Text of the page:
Prosecutors plan to argue that Zimmerman, a neighborhood watch volunteer, profiled Martin, wrongly assumed he was a criminal, disregarded a police dispatcher’s instructions not to follow the teen, confronted the young man, and killed him.

What the six-person jury deciding Zimmerman’s fate rules comes down to several key questions that experts say sit at the crux of the case: Who initiated the confrontation on that dark rainy night in Florida? Whose voice is heard screaming for help on a 911 tape moments before the shooting? And, can prosecutors overcome reasonable doubt without any eyewitnesses to the fight?

“Without eyewitnesses, without somebody saying this is exactly how it happened, it is a circumstantial case,” Parker said. “Those are difficult cases for prosecutors. Reasonable doubt is a really high burden.”

Still, what is clear is this: At about 7 p.m., Martin, wearing a dark hoodie, bought Skittles and iced tea at a 7-Eleven and then walked back to Retreat at Twin Lakes, a gated community, in Sanford, Fla. He staying with a friend of his father’s after being suspended from his high school in Miami for having marijuana residue in a bag.

Five to 10 minutes later, Zimmerman spotted Martin walking in the neighborhood and called police. “We’ve had some break-ins in my neighborhood, and there’s a real suspicious guy,” he told a dispatcher. “This guy looks like he’s up to no good or he’s on drugs or something.”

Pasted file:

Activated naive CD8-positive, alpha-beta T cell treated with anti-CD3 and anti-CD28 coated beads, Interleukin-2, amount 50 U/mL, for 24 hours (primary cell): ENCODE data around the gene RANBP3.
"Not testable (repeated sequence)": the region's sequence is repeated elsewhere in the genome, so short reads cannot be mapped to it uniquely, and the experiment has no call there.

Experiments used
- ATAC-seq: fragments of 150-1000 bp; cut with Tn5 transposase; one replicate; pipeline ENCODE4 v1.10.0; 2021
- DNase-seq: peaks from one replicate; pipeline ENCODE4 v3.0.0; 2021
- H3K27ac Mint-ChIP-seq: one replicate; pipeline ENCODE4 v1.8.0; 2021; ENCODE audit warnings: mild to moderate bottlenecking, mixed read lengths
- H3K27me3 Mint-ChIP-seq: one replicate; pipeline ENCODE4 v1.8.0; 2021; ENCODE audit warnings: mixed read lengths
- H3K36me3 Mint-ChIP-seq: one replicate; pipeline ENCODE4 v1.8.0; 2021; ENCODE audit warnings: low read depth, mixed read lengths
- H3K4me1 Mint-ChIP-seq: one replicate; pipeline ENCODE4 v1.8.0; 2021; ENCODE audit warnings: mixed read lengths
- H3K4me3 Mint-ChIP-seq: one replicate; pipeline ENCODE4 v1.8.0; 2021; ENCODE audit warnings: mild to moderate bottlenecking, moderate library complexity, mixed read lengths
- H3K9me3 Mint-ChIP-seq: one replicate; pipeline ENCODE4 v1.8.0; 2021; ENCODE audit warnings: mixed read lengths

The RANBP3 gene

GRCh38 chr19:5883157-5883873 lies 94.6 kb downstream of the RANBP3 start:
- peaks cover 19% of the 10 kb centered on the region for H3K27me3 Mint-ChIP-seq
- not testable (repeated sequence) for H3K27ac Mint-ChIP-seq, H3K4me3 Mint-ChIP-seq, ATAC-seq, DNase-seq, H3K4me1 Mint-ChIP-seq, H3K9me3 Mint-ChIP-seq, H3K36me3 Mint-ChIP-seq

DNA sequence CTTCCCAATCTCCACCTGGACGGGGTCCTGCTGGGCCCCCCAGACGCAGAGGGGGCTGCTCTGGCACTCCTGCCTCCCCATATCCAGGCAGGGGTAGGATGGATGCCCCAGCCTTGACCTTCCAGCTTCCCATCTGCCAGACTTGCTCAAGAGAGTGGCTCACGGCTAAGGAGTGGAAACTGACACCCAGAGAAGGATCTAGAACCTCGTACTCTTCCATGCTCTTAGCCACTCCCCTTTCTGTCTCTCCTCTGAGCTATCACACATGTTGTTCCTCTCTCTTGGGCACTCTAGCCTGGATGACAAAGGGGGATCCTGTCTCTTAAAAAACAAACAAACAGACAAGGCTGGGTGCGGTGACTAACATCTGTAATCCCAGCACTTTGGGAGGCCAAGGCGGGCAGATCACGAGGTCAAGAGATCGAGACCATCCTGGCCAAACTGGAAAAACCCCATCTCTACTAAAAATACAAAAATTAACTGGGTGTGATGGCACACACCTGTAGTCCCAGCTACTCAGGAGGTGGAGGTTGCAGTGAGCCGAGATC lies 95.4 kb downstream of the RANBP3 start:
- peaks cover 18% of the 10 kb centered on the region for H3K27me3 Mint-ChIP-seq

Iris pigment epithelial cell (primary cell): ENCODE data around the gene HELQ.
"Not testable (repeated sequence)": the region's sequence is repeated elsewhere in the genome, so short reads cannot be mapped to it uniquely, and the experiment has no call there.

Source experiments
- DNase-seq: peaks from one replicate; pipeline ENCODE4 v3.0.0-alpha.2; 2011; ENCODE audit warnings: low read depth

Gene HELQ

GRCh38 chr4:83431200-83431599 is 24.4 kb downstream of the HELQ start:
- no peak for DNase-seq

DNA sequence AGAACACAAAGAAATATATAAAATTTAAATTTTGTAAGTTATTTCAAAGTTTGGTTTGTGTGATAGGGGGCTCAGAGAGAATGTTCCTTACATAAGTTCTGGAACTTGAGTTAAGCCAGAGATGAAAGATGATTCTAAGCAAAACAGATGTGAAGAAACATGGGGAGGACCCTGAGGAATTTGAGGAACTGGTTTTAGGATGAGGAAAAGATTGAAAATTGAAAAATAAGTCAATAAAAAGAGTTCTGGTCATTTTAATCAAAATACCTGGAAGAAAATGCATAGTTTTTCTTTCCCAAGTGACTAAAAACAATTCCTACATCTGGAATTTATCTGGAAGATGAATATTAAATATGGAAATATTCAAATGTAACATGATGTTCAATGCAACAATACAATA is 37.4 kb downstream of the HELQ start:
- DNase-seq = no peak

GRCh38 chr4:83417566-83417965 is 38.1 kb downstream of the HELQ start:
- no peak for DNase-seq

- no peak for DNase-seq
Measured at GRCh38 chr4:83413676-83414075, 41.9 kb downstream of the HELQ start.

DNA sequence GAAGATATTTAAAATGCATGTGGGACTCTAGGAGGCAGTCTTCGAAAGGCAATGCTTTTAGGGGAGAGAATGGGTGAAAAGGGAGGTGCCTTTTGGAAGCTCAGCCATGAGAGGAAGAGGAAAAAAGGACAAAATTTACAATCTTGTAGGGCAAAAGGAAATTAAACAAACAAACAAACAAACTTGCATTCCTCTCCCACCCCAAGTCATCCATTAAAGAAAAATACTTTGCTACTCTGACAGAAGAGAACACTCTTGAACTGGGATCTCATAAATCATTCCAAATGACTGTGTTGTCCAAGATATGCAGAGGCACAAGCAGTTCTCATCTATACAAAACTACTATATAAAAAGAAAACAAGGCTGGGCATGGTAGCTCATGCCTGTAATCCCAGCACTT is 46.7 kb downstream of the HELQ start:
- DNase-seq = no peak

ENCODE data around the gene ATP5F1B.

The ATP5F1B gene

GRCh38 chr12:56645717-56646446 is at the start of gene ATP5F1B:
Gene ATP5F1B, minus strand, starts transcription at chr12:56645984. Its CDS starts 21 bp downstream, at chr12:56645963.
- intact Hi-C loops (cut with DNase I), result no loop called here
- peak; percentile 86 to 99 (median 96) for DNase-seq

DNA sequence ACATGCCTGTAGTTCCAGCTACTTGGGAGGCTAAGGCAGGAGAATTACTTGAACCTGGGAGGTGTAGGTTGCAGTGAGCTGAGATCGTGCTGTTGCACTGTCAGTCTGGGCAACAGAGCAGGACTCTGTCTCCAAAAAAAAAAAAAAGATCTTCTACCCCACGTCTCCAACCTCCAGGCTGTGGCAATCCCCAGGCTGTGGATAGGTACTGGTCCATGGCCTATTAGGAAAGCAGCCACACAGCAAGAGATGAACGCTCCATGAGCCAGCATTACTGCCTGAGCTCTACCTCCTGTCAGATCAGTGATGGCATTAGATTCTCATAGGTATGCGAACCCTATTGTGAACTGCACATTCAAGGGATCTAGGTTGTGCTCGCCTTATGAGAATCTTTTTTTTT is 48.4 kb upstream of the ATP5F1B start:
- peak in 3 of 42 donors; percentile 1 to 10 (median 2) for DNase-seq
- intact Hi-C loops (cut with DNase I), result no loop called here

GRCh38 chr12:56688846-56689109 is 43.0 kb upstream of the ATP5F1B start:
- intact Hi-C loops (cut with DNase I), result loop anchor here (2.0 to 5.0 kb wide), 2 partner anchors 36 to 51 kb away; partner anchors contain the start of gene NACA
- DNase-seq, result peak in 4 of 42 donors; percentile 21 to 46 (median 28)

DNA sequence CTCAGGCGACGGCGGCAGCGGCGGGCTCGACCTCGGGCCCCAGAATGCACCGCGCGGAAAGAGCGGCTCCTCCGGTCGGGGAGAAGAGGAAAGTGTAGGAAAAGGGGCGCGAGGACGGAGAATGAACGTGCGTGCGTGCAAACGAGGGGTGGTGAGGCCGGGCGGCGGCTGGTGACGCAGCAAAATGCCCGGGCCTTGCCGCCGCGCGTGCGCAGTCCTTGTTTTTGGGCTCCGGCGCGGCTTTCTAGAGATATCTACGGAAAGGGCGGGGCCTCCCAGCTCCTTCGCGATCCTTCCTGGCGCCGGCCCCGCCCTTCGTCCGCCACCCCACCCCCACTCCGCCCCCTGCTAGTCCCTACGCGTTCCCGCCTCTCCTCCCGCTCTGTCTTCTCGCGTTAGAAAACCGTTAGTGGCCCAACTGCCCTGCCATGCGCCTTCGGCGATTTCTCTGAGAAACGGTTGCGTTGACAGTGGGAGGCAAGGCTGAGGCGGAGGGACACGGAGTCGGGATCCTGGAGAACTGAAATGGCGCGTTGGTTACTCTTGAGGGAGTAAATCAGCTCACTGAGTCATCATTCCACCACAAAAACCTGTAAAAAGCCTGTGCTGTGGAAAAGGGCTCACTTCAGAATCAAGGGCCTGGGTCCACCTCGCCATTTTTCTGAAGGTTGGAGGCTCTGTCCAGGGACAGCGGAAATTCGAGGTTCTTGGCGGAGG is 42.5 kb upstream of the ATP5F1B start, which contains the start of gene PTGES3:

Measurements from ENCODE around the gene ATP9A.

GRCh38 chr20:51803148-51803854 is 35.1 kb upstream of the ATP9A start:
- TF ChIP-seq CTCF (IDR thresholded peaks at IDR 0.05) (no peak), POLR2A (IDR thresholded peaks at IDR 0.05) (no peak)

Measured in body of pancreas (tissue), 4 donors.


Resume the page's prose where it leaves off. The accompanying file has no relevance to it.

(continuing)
Zimmerman began to follow Martin, remaining on the phone with the officer who later tells Zimmerman he doesn’t need to follow Martin. The call continues for a few moments and then Zimmerman says police can call him when they arrive.

Exactly what happened next remains a mystery.

A 911 recording of a resident’s call is an important clue. During the person’s conversation with a dispatcher, a voice is heard screaming “Help!” The screaming abruptly ends with a loud gunshot.

Zimmerman’s lawyer, Mark O’Mara, says the voice on the 911 call belongs to Zimmmerman, who was walking back to his vehicle when Martin punched him out of nowhere.

The two fought, began wrestling on the ground, and Zimmerman says Martin started slamming his head into a concrete sidewalk. Zimmerman then says Martin reached for Zimmerman’s gun and that he shot the teen in response.

O’Mara says he’s confident that once a jury hears the facts, they will realize the case that’s garnered the nation’s attention is a straightforward self-defense case.

“My guy was trying to do what he thought was right when he got attacked,” O’Mara told USA TODAY. “Trayvon Martin overreacted and got aggressive. That’s what happened. Color had nothing to do with that night.”

Martin’s side of the story will never be fully told. However, a friend claims she was on the phone with Martin before and during the confrontation. In her version, Martin, scared and out of breath from running, unsuccessfully tries to lose Zimmerman. “I hear this old man say, ‘What are you doing around here?,’ ” the girl said in an interview with an assistant state attorney. “Then I could hear the grass.”

“The evidence is overwhelming,” said Benjamin Crump, an attorney for Martin’s family. “Trayvon was yelling and screaming for help, and he was shot and killed by George Zimmerman.”